בס״ד

Jews, G-d, Gold and History: Precious Metals Poised to Deliver (RGLD)

Posted on March 28, 2022

May the Glory of Hashem be revealed!

Good Jews and Loyal Noahides!  We’re now entering the space that’s reserved for His holiest to thrive and flower.

May it be His will that we’re all included.

Give thanks and praise to His great name.

And pray salvation comes b’rachamim!

You’ve surely noticed our last several trades were commodity-based.

Nor did you miss the theme of WAR that ran through our recent missives.

Well, today we’re continuing in the same direction by offering a precious metals initiative that forges the whole money-martial-metal concatenation into a single bet that could deliver a maximum 9900% win in extremely short order.

You along for the ride?

Prefer bars or coins?

Our trade is underpinned by precious metal royalty giant Royal Gold (NASDAQ:RGLD), not a producer of the metal exactly, but rather a partial owner of the shiny, mined product.

Royal Gold takes positions in real diggers –

  1. via direct investment in particular mines,
  2. by offering cash injections to strengthen company balance sheets, or
  3. by funding their M&A activity.

All in all, it’s nice work, if you can get it.

Valuing precious metal royalty companies is no simple trick, and because there are so few of them, it’s not always easy to compare.

But there are certain features of Royal Gold’s fundamental report that set it apart from all stocks, not just the royalty players.

Consider them –

  • P/E is 34.65,
  • Dividend Yield is 1.00%, and
  • Price to Book is 3.62.
  • But it’s on the earnings front that we see more concern, in particular: Q/Q earnings, which fell by 34.40% in the latest report, and
  • Next year’s earnings, which are expected to decline by 4.19%, according to consensus.

So what’s the hubbub?

Royalty players are highly leveraged to the price of gold, so any bump higher by the metal would certainly do RGLD wonders.

That said, the obverse also holds.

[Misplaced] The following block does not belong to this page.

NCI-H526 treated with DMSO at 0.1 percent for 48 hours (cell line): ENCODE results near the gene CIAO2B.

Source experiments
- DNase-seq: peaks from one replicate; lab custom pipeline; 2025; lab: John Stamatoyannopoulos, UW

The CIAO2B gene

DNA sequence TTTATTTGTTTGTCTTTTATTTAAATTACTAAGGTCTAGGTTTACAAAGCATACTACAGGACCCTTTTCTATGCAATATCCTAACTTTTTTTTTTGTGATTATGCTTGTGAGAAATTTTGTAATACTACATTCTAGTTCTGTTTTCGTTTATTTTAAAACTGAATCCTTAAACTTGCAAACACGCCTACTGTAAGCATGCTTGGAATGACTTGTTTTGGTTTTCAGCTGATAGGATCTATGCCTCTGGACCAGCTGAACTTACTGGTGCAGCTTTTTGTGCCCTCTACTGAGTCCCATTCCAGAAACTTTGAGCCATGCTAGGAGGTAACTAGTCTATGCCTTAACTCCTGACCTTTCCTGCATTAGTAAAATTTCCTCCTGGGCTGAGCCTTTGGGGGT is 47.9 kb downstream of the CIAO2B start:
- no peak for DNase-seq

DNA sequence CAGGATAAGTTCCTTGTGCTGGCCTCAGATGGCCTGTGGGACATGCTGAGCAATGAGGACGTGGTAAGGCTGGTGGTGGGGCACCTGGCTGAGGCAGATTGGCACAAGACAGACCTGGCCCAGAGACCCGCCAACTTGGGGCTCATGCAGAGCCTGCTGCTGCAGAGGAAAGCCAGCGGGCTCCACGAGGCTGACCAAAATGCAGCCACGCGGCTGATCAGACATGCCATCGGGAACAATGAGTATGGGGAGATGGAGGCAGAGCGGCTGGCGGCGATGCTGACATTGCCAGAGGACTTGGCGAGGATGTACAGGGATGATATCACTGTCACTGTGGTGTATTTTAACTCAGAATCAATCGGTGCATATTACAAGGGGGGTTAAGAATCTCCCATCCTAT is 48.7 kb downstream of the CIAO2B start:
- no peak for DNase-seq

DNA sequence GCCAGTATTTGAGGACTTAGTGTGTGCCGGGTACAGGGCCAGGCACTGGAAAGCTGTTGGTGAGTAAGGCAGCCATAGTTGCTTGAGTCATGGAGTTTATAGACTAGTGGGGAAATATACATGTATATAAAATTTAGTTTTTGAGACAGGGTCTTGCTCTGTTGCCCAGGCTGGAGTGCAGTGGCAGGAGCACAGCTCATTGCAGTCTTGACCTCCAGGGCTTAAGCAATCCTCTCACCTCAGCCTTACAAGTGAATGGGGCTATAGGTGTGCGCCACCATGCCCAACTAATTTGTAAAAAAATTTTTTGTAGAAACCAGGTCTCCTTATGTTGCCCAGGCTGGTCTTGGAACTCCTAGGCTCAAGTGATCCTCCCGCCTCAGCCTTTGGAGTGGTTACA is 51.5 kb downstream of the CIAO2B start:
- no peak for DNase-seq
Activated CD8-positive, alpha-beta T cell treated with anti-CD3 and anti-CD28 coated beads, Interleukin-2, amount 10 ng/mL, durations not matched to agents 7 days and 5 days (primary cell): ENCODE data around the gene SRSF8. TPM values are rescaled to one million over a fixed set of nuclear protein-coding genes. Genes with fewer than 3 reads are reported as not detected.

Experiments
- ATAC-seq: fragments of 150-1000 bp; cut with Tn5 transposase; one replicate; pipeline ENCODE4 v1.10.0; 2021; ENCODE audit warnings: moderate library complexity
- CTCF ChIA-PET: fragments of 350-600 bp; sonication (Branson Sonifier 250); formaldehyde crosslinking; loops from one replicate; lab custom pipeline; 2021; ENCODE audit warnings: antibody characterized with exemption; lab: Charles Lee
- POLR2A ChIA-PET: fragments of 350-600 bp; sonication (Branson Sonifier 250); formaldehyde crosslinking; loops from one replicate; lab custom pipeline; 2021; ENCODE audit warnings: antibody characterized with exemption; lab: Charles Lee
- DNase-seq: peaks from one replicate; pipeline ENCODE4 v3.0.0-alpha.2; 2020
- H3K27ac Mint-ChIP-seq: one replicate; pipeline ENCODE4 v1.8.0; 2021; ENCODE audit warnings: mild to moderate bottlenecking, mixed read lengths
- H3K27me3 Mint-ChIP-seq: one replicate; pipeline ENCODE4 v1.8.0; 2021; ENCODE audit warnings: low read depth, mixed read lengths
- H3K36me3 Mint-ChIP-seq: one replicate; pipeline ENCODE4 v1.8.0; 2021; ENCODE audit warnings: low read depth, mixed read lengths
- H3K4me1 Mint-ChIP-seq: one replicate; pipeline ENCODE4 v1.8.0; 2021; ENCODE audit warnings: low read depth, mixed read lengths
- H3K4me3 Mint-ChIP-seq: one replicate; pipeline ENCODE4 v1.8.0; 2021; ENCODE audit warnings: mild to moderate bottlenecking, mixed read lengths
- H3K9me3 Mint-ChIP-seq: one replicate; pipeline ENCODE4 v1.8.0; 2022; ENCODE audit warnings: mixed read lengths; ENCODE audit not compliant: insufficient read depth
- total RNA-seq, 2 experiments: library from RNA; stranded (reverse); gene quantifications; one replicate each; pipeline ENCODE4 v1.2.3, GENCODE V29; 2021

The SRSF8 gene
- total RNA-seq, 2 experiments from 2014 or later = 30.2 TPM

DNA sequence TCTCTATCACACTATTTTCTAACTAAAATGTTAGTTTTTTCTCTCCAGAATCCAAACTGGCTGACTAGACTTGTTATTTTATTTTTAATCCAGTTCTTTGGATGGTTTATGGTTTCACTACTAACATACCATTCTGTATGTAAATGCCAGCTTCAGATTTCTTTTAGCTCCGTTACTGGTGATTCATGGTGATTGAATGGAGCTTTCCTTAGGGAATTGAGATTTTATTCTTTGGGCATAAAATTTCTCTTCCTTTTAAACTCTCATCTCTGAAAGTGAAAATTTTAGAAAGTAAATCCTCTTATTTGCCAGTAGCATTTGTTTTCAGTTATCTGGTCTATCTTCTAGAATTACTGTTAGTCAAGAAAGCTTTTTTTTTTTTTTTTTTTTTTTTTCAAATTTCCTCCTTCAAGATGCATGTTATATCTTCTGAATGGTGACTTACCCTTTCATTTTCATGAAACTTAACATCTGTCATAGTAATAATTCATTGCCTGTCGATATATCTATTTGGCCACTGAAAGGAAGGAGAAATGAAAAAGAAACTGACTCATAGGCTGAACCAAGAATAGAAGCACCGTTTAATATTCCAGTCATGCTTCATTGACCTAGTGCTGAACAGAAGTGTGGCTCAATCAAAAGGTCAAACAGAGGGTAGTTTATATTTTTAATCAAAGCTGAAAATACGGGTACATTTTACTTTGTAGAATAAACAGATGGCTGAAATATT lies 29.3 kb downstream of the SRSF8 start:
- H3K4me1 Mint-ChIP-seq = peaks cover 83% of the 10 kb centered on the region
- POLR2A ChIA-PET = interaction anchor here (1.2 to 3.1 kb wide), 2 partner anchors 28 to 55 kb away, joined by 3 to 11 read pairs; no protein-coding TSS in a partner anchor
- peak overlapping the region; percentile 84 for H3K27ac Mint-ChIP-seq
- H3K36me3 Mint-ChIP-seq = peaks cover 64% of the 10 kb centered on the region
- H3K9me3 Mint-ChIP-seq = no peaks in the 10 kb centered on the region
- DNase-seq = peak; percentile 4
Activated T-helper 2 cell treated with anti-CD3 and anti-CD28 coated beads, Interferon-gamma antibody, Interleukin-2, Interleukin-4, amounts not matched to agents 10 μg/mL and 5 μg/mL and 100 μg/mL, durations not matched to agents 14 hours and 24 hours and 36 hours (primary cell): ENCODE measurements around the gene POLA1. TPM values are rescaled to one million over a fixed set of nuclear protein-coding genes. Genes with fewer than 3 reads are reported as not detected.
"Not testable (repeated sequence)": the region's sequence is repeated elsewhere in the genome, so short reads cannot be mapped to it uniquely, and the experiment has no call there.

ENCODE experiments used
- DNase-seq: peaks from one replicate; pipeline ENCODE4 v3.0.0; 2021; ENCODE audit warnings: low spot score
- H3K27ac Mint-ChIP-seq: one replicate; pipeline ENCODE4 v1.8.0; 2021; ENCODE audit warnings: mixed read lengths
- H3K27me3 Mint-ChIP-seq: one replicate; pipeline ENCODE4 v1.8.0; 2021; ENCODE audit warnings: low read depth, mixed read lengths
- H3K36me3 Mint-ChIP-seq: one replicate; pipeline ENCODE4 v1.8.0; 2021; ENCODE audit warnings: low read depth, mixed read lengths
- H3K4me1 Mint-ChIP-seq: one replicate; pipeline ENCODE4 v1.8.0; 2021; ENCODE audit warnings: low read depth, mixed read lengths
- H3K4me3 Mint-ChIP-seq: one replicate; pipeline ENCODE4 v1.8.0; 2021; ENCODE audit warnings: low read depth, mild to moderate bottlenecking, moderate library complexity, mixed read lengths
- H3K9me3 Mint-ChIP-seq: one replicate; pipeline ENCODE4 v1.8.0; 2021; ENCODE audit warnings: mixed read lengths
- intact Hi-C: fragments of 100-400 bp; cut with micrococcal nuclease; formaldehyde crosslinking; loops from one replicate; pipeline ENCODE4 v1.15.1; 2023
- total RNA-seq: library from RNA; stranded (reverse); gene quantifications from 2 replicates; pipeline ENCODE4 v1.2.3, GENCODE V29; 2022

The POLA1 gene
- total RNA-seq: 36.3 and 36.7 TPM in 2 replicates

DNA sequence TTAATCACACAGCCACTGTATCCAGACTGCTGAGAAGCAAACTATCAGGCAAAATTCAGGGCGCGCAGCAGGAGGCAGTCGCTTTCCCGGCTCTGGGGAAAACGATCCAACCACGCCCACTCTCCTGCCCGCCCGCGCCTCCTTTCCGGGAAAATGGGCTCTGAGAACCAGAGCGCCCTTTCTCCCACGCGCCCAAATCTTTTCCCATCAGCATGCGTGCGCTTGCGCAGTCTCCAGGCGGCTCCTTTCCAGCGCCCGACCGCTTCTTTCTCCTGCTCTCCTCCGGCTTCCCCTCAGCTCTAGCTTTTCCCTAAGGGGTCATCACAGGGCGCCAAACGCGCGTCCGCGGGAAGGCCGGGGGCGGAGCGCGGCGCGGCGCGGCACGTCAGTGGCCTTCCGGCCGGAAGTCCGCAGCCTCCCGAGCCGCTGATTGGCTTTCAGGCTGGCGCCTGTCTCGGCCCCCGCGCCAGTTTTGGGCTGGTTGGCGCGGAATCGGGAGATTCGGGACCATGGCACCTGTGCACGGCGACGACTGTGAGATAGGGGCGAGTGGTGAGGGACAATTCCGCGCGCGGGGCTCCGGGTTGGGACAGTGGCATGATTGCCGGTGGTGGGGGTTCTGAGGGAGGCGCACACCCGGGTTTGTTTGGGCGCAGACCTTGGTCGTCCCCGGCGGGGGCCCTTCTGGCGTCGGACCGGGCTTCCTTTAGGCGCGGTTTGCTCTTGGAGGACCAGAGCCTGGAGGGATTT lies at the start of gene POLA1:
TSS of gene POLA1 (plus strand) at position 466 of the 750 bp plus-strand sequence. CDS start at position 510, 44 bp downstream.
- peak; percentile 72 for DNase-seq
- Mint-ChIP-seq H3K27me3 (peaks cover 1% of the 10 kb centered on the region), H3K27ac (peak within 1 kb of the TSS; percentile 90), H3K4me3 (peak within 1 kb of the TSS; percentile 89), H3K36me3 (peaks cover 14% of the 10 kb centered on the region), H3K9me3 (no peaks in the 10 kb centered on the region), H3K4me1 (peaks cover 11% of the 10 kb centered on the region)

Moreover, talk of Russia demanding payment of oil in bullion is, in our opinion, not within the realm of the reasonable.  But it has added to the general gold-hype of the last two weeks.

No nation is ready to jump into a gold-money gambit at this stage of the Freemason-Illuminati globalist takeover.

So…

Have a look now at the chart –

Technically, we see –

  1. An overbought RSI read some two weeks back that led to negative divergence against price.  Meaning: the bulls lost their verve, and the bears are assuming control.  Upside momentum is stalling (in green).
  2. That’s also evident in the price action, where a rising wedge is now thinning to the point where a resolution is imminent (in red).  Within days, this will resolve to the downside.  Rising wedges always do.
  3. There are gaps that need filling between 109 and 112 (in blue), and
  4. It’s also to that level that the bunched moving averages are exerting a downward sucking action (!) that could be realized before Pesach (in black).

In other words, we see an opportunity for a quick score here – albeit SPECULATIVE – that would taste better (are you ready for it…) than a k’beitza of matza!

And it’s cooked up like this –

A Jew and His Money recommends you consider selling the RGLD April 14th 135/140 CALL spread* for a credit of $2.40 (7.00/4.60) and buying the RGLD April 14th 140/135 PUT spread** for $2.45 (4.50/2.05).  Total debit on the affair is a nickel.

[*Sell the 135 CALL and buy the 140 CALL.  **Buy the 140 PUT and sell the 135 PUT.]

Rationale: who can look 9900% in the eye and not think of lettuce dipped in chrein?

And all for an initial outlay of just five cents?

Not us.

Maximum gain is $4.95; maximum loss is $5.05 (difference between the CALL strikes plus the initial debit).

Breakeven arrives with a decline of 2.05% (to $137.45).

Full money is laundered with a pullback of just 3.79%.

Peanuts.

The only trouble is the time-frame; hence the SPECULATIVE label.  We have to have traction on this one before it expires in SEVENTEEN days.

Redemption approacheth…

And profiteth awaiteth.

With kind regards,

Hugh L. O’Haynew

 

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